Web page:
Another exquisite cadence, and music closer to Howells’ earlier style, closes the Coventry Antiphon, composed for the consecration of Coventry Cathedral. Not so Antiphon, composed for the Bach Choir and first performed by them in 1977. Composed to George Herbert’s familiar words “Let all the world in every corner sing”, this is Howells at his most uncompromising, to the point that many might have difficulty recognising the composer in it. It sounds fiendishly difficult too. The Fear of the Lord, despite its title, reflects on that faith that brings “rejoicing”, “gladness”, “a merry heart” and “a long life”. The first half of the piece is forceful, but even more striking is the extraordinarily eloquent second half, wherein the eighty-four year-old composer sets the words “Whoso feareth the Lord…shall find favour in the day of his death.” The programme closes with the gloriously festive Exultate Deo Howells composed in 1974 for the enthronement of the Bishop of Lincoln.
Slightly allergic to organ music, I feel less qualified to comment on the solo pieces. The Rhapsody is the last of a series of four, though the preceding three were all composed in the second decade of the twentieth century. Where the earlier pieces tend to be pensive, even pastoral in atmosphere, this one is dramatic and striking. The spiky A Flourish for a Bidding is more dramatic still. We learn from Paul Andrews’ excellent booklet note that this last piece was composed in aid of the Royal College of Organists, and, as the title might lead us to think, the manuscript was auctioned. The lucky bidder was the publisher Novello, at £21, a remarkable bargain, one might think, even in 1969.
The two organ solos are splendidly played by Simon Bell. Articulation, choice of registration, the fabulous acoustic of Winchester Cathedral or all three make for admirably clear textures, something my admittedly prejudiced ears do not always find to be the case. The performances of the choral works are quite simply beyond praise and require no further comment from me. The recording is beautiful, bringing us fairly close to the choir whilst retaining a strong sense of the building. For seasoned Howells admirers, and, with the occasional health warning, for those beginning their Howells journey too, this disc is an absolute must.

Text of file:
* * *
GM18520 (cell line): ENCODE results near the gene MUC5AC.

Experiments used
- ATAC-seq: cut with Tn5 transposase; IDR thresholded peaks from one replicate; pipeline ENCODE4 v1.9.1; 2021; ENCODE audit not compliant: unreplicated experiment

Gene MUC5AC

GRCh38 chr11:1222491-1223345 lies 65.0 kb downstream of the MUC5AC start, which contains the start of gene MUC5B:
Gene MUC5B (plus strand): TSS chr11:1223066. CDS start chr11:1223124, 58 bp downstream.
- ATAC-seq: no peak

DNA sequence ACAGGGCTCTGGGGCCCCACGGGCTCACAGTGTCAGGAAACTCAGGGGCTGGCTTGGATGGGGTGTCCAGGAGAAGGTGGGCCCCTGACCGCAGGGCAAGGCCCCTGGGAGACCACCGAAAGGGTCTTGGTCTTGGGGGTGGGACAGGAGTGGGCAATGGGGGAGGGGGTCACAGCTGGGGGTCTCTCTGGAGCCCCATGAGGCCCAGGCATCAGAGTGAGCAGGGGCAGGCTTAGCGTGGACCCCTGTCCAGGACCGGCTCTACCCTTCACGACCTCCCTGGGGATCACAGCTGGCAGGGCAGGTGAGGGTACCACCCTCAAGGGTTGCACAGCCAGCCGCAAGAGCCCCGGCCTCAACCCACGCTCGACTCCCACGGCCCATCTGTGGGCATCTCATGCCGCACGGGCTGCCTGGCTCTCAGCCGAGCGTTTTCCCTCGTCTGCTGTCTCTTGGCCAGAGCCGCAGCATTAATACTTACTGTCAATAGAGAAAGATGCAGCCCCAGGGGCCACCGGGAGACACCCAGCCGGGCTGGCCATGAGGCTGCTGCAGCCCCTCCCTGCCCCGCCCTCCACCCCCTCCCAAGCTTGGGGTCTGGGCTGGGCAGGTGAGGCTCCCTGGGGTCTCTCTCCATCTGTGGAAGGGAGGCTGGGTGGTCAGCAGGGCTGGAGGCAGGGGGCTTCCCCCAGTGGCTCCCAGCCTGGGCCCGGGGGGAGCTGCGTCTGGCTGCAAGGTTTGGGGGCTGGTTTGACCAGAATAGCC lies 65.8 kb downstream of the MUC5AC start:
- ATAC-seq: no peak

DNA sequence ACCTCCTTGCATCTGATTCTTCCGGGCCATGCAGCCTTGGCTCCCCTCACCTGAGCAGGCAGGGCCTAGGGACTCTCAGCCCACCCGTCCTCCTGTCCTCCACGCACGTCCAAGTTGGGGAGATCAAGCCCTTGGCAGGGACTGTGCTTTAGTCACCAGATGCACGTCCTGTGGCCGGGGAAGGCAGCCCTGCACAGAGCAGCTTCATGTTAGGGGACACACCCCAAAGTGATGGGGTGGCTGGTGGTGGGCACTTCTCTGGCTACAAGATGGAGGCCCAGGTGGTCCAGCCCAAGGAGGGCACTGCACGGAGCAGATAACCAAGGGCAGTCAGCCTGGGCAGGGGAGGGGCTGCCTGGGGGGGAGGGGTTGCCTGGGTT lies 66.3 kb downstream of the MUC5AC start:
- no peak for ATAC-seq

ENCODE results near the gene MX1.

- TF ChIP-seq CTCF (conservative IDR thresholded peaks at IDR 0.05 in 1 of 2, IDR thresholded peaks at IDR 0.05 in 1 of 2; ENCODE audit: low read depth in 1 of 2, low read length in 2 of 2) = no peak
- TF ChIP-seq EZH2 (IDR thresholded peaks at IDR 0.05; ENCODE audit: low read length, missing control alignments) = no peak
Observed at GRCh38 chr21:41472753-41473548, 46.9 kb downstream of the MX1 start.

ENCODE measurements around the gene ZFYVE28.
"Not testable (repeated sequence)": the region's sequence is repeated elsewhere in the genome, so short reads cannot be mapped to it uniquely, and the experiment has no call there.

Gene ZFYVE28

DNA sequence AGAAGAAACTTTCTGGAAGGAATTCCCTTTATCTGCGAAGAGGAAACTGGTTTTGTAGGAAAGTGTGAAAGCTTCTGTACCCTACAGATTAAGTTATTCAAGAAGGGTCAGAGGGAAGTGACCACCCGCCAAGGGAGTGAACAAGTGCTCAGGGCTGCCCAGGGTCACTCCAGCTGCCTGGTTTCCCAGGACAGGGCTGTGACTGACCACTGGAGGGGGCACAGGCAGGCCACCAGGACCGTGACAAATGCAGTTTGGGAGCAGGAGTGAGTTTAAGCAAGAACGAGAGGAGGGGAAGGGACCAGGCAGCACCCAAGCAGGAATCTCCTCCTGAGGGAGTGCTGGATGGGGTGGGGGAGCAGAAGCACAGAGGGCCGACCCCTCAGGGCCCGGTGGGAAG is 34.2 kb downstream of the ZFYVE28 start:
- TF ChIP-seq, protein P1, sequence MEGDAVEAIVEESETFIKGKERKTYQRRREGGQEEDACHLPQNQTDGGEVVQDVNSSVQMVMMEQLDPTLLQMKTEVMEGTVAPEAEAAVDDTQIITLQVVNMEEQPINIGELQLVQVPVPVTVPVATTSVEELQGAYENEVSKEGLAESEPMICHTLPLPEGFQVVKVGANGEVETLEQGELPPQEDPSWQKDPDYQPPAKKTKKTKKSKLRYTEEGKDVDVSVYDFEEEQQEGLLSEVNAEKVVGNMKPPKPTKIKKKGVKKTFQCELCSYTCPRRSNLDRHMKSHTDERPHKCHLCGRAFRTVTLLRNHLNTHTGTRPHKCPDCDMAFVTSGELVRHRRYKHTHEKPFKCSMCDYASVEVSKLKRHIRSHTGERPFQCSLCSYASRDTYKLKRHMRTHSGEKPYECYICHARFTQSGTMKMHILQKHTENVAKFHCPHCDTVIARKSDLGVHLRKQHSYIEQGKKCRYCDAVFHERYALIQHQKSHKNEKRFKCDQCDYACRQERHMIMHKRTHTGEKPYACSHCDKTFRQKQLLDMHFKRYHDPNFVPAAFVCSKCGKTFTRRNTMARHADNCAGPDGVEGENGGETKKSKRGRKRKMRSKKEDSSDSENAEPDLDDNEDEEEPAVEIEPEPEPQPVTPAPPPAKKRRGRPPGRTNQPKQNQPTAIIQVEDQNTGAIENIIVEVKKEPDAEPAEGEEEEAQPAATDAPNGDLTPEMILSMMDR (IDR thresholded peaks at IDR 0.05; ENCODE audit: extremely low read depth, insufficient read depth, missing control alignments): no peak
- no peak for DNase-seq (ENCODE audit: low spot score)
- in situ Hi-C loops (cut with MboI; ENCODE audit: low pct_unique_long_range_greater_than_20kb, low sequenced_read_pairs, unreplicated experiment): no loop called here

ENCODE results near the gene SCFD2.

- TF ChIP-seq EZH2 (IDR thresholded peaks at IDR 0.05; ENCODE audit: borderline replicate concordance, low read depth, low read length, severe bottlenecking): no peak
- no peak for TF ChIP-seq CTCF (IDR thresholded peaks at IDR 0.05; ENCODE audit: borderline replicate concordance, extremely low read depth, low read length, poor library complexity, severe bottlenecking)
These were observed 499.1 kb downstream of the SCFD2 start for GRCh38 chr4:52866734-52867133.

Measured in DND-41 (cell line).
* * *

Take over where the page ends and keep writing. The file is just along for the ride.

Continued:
William Hedley 











Making a Donation to MusicWeb

Writing CD reviews for MWI

About MWI
Who we are, where we have come from and how we do it.

Site Map

How to find a review

How to find articles on MusicWeb
Listed in date order

Review Indexes
   By Label
      Select a label and all reviews are listed in Catalogue order
   By Masterwork
            Links from composer names (eg Sibelius) are to resource pages with links to the review indexes for the individual works as well as other resources.

Themed Review pages

Jazz reviews


      Composer surveys
      Unique to MusicWeb -
a comprehensive listing of all LP and CD recordings of given works
Prepared by Michael Herman

The Collector’s Guide to Gramophone Company Record Labels 1898 - 1925
Howard Friedman

Book Reviews

Complete Books
We have a number of out of print complete books on-line

With Composers, Conductors, Singers, Instumentalists and others
Includes those on the Seen and Heard site


Nostalgia CD reviews

Records Of The Year
Each reviewer is given the opportunity to select the best of the releases

Monthly Best Buys
Recordings of the Month and Bargains of the Month

Arthur Butterworth Writes

An occasional column

Phil Scowcroft's Garlands
British Light Music articles

Classical blogs
A listing of Classical Music Blogs external to MusicWeb International

Reviewers Logs
What they have been listening to for pleasure



Bulletin Board

Give your opinions or seek answers

Pat and present

Helpers invited!

How Did I Miss That?

Currently suspended but there are a lot there with sound clips

Composer Resources

British Composers

British Light Music Composers

Other composers

Film Music (Archive)
Film Music on the Web (Closed in December 2006)

Programme Notes
For concert organizers

External sites
British Music Society
The BBC Proms
Orchestra Sites
Recording Companies & Retailers
Online Music
Agents & Marketing
Other links
Web News sites etc

A pot-pourri of articles

MW Listening Room
MW Office

Advice to Windows Vista users  
Site History  
What they say about us
What we say about us!
Where to get help on the Internet
CD orders By Special Request
Graphics archive
Currency Converter
Web Ring
Translation Service

Rules for potential reviewers :-)
Do Not Go Here!
April Fools

Untitled Document

Reviews from previous months
Join the mailing list and receive a hyperlinked weekly update on the discs reviewed. details
We welcome feedback on our reviews. Please use the Bulletin Board
Please paste in the first line of your comments the URL of the review to which you refer.